For example, the forms allow us to repeat such a sought after awareness over and over. However, since part of the form is not getting hit (a fact made worse by the tendency for uke to miss nage at all costs and/or by the tendency for nage to react more to the choreography than to uke's actual movements) there is a very good chance that our so-called awareness has more to do with this element of the form (i.e. not getting hit, not being pressured) than with any real cultivation of proper martial awareness. Sure, under prime conditions (e.g. one mid-level punch that goes flying by you as long as you step to the side slightly and move forward slightly), we can stand there with our nostrils flared, our mouths closed, our eyes slightly squinted, and our gaze penetrating the environment to the great beyond. However, one little pop (which we never really experience in the forms), and our mind goes in and down -- awareness becomes egocentric. Hence, the drill in the first video, where the "defender" spends time conditioning themselves to maintain awareness while actually being struck -- again offered here:

http://www.senshincenter.com/pages/vids/metsuke.html

In this video, you can see, after the first fade out/in (after the start of the video), my deshi allows his awareness to go egocentric -- he thus turns his back and cannot sense what I am doing. I show him that he has done this by capitalizing upon the opening. Etc. What one is trying to develop here is a capacity to prevent his/her awareness from going egocentric -- which the forms just assume will be yours. Strikes are used here not as a way of "toughening up the body," but rather they are being utilized because the fear of being struck and the pain from being struck have a strong tendency to drive our awareness inward and downward. We do not want our awareness to go egocentric -- our forms assume we will not do this in combat. However, we cannot and should not assume it for ourselves. Therefore, you make up this drill and you measure yourself by how much awareness you can maintain throughout the barrage. You give the students a very simply physical attribute to focus in upon -- their gaze. Why? Because of the intimate ties that the gaze has with awareness. To understand more of what is involved, you simply have to try the drill. It is very easy to practice and it is very easy to see how our awareness can be affected egocentrically by being struck and by the fear of being struck. This would seem important -- I feel -- since being struck is such a likely part of combat but plays almost zero part in actual Kihon Waza training.

Nevertheless, you have to realize you are not just learning to be hit. Rather, you are measuring, cultivating, and properly orienting your awareness. You are just using being hit to do that. Therefore, you want to move beyond being struck and come to address some other element of irimi ashi. However, when you do this, you do not want to ignore these awareness factors. Thus, you say, "Let's work on Angle of Deflection. If you are aware, if you are able to sense what is happening, you should be able to deflect nearly anything and everything, especially at this pace. If you are not aware, you are going to get struck and you are going to reveal that you were not all that aware in the first drill and that you were just practicing getting hit (which was not the point)." This last point is important because if you get hit repeatedly in the second drill you are going to go back to the first drill and try and do it differently -- making more sure you are not just getting hit and that you are actually working to prevent your awareness from going egocentric.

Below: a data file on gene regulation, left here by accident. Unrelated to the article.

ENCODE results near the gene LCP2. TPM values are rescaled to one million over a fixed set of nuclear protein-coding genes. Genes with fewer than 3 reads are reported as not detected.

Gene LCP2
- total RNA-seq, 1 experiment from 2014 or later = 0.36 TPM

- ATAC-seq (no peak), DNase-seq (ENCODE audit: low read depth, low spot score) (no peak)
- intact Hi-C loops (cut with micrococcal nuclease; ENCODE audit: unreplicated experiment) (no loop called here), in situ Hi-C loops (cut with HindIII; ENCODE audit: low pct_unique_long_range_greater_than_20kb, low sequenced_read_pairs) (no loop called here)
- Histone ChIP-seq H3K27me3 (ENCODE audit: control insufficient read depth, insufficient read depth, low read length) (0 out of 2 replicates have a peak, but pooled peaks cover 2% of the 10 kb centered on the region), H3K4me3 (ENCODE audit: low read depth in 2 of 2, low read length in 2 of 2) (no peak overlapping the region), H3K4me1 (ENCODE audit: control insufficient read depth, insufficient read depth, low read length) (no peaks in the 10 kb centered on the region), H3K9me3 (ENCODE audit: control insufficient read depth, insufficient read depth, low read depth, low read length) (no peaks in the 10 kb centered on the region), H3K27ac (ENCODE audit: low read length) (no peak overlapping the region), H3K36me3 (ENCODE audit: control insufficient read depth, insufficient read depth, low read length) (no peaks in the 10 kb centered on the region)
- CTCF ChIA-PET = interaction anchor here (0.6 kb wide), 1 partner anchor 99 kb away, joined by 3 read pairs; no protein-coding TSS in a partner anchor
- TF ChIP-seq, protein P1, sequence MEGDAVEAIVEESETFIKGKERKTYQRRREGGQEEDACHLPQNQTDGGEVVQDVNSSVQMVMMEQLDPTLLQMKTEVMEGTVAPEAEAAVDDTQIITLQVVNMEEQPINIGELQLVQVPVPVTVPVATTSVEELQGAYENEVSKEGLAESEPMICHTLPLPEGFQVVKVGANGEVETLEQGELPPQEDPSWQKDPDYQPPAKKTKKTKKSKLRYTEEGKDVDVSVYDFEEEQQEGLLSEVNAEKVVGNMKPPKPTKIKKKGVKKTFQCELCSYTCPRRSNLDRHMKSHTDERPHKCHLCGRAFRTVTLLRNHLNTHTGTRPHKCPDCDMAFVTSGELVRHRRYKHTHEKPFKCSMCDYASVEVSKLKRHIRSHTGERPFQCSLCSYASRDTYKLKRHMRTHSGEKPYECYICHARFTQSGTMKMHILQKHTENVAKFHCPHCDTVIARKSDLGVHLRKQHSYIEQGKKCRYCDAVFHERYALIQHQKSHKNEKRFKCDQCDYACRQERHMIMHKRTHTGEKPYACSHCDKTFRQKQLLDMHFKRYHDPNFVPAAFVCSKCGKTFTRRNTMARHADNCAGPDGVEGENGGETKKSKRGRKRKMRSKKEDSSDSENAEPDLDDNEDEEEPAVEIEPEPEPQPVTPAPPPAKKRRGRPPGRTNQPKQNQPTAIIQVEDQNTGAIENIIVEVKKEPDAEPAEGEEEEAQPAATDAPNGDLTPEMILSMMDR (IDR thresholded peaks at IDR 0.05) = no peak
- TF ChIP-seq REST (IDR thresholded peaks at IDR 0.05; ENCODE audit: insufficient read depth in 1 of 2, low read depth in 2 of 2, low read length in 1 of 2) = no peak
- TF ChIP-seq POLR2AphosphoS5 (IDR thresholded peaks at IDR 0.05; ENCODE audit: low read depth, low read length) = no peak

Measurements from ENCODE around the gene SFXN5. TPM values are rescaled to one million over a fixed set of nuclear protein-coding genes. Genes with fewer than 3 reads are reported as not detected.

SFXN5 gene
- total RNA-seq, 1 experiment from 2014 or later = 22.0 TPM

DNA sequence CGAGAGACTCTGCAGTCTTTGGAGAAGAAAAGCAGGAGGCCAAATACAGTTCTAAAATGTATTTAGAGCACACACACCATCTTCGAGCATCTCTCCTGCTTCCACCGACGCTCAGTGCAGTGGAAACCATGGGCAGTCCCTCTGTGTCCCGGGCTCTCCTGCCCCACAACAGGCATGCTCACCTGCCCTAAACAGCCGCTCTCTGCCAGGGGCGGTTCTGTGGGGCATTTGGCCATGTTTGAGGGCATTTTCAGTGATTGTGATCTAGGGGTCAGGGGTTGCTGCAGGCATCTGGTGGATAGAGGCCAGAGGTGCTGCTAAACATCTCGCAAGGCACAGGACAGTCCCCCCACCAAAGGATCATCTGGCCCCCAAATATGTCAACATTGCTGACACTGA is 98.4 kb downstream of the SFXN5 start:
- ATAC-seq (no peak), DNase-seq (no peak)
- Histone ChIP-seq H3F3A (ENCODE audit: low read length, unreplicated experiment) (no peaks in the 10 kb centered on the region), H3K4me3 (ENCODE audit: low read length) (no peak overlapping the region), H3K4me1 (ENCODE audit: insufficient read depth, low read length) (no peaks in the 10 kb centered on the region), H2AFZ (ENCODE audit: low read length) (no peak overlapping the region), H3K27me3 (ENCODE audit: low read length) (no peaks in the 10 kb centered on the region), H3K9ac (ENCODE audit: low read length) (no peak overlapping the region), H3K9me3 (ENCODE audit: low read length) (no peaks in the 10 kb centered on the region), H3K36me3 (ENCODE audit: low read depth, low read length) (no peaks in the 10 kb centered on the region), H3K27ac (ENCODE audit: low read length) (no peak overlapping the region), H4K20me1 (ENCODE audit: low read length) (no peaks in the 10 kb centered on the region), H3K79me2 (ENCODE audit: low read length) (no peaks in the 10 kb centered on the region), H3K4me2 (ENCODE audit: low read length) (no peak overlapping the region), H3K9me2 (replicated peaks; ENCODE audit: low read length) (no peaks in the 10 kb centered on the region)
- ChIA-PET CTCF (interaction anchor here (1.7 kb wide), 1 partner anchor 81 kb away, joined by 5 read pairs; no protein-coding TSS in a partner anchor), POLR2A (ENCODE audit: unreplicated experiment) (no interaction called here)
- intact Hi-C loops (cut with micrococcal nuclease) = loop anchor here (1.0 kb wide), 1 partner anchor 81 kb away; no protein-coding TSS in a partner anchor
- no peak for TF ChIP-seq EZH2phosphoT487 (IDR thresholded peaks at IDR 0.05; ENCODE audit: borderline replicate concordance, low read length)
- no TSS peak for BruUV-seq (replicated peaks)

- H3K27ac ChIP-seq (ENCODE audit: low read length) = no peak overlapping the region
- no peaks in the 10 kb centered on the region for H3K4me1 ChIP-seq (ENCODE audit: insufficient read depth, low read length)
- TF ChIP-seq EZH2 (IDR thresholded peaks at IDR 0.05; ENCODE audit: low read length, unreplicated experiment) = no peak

However, because the training still revolves around maintaining proper awareness, such that we can now deflect (and later irimi with -- see below in drill three), we have to realize that folks are going to find ways of responding habitually to the pressures contained in the drill. That is to say, folks are going to find ways of not cultivating awareness AND not having that fact exposed to them -- due to fear, pride, or ignorance. What does that mean? You are going to see many folks trying to use their body movement more to not be hit, rather than using their awareness of what is happening to deflect. So what do you do? You restrict movement and ask folks to stand as still as possible, to attempt to remain as engaged to the Line of Attack as they were in the first drill when they had to work on maintaining awareness while being struck.

What are you looking for in drill two then? You are looking for not being hit, for deflecting what is thrown at you, and for sensing what is coming in before it is even actually thrown. However, as the last drill was not about being hit, this drill is not about blocking. Moreover, you do not want to deviate all over the place and/or prevent the attacker from throwing strikes at you because this would prevent you from cultivating the awareness you are seeking -- as it would alleviate the pressure to have your awareness go egocentric. Moreover, while deviating all over the place may prevent you from being struck -- though one should not imagine that you will not be struck at all -- such deviation will do nothing for actually using irimi ashi in combat. Why? Because while irimi ashi capitalizes upon the presence of a yin energy in the opponent, it always penetrates fully to the source of his action. Thus, irimi is like an arrow that pierces another arrow the full length of its shaft by following the grain in the wood. It does not seek to go around the arrow. There is nothing "cowardly" in irimi ashi. Therefore, in order to perform it in combat you will have to learn how to stay close, how to stay near the heart of the matter, you cannot be dancing all over the place trying not to get hit. Here is drill two -- offered here again: